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How ecopoetry can help us tackle climate change

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16 May 2022

How ecopoetry can help us tackle climate change

Professor of Ecopoetry and Poetics

REF 2021

This case study was included as part of the Research Excellence Framework for 2021:

Monday 16 May • Viewing time: 1 minute

My project exploring the environment of a Lincolnshire plotland, and the people who live and stay in its chalets, is giving a voice to the marginal — and helping to put climate change in a local context.

I’ve always been interested in experimental techniques of poetry. As an ecopoet I use the whole space of the page, using language inventively to make people think again and question their assumptions about the environment we share. I have worked in this field for thirty years, and have coined the term Radical Landscape Poetry.

For the last decade or so, I have worked with the artist and academic Dr Judith Tucker from the University of Leeds. Judith creates pencil drawings and paintings and I write poetry. Our work is created together and designed to be displayed together.

A typical project will see us visiting a particular place over a long period of time, walking in its countryside and experiencing its wildlife and plantlife. Equally importantly, we speak to the people who live there.

It’s all about feelings — people's feelings about their place. You can't truly understand a place or its history without understanding the people. The environment and the culture of a place are intertwined.

In 2013 we embarked on a new project about the Humberston Fitties, a plotland of chalets in North East Lincolnshire. Over the following years, this project would lead to extensive public debate about the environment and its local context.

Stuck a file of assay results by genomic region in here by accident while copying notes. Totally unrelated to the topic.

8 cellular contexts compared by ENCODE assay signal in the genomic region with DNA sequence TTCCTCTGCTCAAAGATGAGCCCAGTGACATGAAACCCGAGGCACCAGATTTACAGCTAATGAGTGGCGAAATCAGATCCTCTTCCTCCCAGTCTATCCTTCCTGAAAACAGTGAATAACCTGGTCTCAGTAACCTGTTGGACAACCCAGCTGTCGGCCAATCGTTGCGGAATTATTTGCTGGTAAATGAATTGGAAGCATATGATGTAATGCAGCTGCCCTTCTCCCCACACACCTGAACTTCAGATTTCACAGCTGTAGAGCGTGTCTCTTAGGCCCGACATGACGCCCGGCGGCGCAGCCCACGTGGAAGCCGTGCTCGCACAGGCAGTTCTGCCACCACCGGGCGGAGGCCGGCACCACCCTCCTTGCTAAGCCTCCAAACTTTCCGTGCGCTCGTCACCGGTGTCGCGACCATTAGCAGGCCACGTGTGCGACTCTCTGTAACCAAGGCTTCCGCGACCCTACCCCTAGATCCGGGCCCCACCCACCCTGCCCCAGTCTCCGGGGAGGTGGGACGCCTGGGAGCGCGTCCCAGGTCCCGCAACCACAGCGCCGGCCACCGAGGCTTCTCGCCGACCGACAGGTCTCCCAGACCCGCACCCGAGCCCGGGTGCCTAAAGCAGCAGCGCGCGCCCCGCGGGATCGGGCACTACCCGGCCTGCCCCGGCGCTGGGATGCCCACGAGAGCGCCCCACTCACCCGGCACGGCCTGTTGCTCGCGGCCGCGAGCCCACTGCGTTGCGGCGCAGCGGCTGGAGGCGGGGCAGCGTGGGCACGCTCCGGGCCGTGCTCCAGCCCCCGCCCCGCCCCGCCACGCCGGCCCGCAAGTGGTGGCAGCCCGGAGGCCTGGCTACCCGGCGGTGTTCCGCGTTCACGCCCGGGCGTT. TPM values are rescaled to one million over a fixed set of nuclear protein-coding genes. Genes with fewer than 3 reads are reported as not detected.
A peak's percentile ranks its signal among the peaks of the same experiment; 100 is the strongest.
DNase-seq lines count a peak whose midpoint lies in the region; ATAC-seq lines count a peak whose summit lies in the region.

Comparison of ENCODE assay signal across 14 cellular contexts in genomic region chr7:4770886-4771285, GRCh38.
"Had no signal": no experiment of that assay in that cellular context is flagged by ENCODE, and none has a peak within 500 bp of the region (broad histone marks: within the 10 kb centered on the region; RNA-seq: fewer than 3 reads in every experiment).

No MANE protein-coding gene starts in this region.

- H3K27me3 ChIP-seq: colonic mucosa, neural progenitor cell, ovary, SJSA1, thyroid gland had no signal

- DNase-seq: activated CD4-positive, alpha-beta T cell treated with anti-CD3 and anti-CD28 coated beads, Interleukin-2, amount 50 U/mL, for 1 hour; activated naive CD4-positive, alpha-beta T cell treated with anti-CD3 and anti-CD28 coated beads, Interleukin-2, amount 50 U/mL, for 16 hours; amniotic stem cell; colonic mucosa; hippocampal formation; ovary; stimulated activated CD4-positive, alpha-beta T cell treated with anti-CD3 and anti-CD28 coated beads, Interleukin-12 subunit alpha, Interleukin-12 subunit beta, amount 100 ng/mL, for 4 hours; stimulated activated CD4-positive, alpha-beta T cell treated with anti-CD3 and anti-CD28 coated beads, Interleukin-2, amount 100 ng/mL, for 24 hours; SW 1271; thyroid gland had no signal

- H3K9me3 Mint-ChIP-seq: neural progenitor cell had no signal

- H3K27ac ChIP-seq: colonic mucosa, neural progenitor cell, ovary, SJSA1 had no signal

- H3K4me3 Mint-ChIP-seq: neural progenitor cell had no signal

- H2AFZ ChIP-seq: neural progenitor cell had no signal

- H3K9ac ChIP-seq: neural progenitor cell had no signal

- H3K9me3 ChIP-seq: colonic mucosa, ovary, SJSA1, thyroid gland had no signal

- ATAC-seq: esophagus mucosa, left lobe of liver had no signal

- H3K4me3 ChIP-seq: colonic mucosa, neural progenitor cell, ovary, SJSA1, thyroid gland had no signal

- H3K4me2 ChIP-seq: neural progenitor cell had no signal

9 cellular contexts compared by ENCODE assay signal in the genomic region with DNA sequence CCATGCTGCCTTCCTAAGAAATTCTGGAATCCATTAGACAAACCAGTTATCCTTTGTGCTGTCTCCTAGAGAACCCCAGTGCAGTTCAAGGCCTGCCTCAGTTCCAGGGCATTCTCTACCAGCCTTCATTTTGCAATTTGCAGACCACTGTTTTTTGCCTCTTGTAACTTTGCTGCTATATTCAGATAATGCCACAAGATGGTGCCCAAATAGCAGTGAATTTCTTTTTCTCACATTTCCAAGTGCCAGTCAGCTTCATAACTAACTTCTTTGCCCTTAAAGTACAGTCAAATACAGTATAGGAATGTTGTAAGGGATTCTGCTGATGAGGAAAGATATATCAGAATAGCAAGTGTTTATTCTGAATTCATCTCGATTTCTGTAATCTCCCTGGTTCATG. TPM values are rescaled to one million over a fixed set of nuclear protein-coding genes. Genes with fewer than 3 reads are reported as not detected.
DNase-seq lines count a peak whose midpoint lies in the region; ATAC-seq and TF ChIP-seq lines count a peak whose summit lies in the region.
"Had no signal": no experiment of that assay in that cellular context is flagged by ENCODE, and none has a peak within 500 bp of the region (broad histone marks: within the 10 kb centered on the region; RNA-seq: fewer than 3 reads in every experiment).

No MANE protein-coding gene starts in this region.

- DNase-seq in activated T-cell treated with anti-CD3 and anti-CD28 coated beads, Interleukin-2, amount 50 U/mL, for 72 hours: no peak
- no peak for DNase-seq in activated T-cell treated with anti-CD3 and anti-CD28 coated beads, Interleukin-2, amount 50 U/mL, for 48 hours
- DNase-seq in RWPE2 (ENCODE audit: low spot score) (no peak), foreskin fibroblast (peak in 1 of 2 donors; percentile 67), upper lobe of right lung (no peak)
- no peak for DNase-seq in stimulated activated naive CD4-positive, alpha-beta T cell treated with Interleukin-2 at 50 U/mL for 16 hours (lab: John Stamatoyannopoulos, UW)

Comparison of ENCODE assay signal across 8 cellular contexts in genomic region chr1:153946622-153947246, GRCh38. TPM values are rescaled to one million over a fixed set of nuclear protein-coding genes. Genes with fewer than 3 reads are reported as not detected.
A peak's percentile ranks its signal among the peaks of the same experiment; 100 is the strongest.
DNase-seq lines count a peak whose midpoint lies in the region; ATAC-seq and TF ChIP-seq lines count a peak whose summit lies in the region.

One of our last remaining plotlands

Back in the first half of the 20th century, you would find plotlands all around the British coast. They were a bit like a static caravan site, except that instead of caravans you bought a patch of land and built what you liked on it, often out of recycled materials left over from the war. In recent times plotlands have fallen out of favour, and many have closed down.

The Humberston Fitties near Cleethorpes in North East Lincolnshire is one plotland that continues to be a strong community. It contains around 350 chalets, all with their own unique aesthetics.

The chalets are owned by a mix of really interesting people. Most have decided to live a simple life on the coast; others just take their holidays there. They love the environment and the landscape, and that’s no surprise — there are vast, beautiful beaches, estuaries, flat landscapes, and it’s a Site of Special Scientific Interest for its amazing birds.

The Fitties are also the subject of several environmental debates. The whole of the east coast, including the Cleethorpes area, is liable to flooding and in need of flood defence. Salt marsh can help as a soft defence against flood, but some local people would rather preserve the sandy beaches than let the salt marsh reestablish itself. It’s often seen as a sand versus mud debate!

Since 2016, the people of the Fitties have also felt that their way of life might be under threat from the sale of the overall land to a private company, which raised fears that its heritage and environmental status would be undermined.

It made it the perfect place for us to explore in our work.

How we worked

The way we make art is to make a connection with people. In the Fitties we delivered postcards to every chalet and asked people to write down their memories of the place. We also set up stalls on the beach to talk to people.

I also carried out longer interviews with some chalet owners. People like to talk about their area. They'll drag out their aged aunts and grannies who love speaking to someone who is interested in what they have to say.